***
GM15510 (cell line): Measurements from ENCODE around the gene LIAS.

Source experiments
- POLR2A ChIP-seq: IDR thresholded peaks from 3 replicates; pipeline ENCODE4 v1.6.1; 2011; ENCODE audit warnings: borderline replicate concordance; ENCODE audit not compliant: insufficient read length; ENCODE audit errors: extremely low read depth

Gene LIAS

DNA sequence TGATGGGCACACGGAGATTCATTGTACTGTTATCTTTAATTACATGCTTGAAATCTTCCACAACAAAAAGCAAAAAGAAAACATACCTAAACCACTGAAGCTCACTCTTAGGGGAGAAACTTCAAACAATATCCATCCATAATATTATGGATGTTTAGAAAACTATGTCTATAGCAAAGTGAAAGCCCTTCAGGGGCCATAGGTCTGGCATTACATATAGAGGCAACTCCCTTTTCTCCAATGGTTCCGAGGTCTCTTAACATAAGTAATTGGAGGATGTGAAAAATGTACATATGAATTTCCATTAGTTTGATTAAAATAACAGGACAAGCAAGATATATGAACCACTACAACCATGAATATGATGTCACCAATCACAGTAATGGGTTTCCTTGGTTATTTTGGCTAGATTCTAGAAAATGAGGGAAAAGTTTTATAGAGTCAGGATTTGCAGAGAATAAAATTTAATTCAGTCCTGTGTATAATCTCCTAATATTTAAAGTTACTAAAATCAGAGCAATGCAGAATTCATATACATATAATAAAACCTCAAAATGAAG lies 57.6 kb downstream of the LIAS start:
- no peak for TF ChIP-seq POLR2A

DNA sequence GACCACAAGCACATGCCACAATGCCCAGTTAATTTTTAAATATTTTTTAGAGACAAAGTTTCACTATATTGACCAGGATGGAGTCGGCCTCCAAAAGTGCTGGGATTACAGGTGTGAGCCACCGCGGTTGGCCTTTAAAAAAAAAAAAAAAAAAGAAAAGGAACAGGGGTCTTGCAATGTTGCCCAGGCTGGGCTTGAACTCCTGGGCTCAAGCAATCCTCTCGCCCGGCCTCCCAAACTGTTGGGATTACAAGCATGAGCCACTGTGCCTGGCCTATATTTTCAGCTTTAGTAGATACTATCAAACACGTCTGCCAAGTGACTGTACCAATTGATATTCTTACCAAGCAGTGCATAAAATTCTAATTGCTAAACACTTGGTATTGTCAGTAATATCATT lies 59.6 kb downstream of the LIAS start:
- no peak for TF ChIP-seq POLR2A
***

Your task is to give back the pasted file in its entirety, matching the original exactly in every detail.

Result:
GM15510 (cell line): Measurements from ENCODE around the gene LIAS.

Source experiments
- POLR2A ChIP-seq: IDR thresholded peaks from 3 replicates; pipeline ENCODE4 v1.6.1; 2011; ENCODE audit warnings: borderline replicate concordance; ENCODE audit not compliant: insufficient read length; ENCODE audit errors: extremely low read depth

Gene LIAS

DNA sequence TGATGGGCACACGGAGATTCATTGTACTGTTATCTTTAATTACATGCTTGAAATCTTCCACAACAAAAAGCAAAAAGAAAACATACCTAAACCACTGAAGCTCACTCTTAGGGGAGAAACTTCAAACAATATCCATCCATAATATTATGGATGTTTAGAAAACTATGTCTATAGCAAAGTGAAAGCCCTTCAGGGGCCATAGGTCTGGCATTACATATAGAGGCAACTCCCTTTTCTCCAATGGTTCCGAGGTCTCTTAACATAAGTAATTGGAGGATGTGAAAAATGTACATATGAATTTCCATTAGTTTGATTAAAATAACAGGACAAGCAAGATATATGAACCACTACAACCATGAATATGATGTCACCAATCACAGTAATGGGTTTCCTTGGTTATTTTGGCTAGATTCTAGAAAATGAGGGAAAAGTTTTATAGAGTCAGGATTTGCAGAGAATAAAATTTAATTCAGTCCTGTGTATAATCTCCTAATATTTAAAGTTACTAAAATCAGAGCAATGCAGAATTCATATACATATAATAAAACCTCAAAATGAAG lies 57.6 kb downstream of the LIAS start:
- no peak for TF ChIP-seq POLR2A

DNA sequence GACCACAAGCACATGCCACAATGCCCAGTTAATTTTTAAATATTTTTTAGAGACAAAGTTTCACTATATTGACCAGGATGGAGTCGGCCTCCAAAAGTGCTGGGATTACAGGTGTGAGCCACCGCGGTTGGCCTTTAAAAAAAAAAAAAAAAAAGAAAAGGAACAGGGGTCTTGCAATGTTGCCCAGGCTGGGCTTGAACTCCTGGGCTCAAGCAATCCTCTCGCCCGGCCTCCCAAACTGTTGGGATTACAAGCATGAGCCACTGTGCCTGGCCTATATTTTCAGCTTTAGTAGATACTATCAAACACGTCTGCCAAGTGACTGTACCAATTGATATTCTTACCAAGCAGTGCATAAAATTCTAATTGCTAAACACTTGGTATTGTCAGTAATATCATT lies 59.6 kb downstream of the LIAS start:
- no peak for TF ChIP-seq POLR2A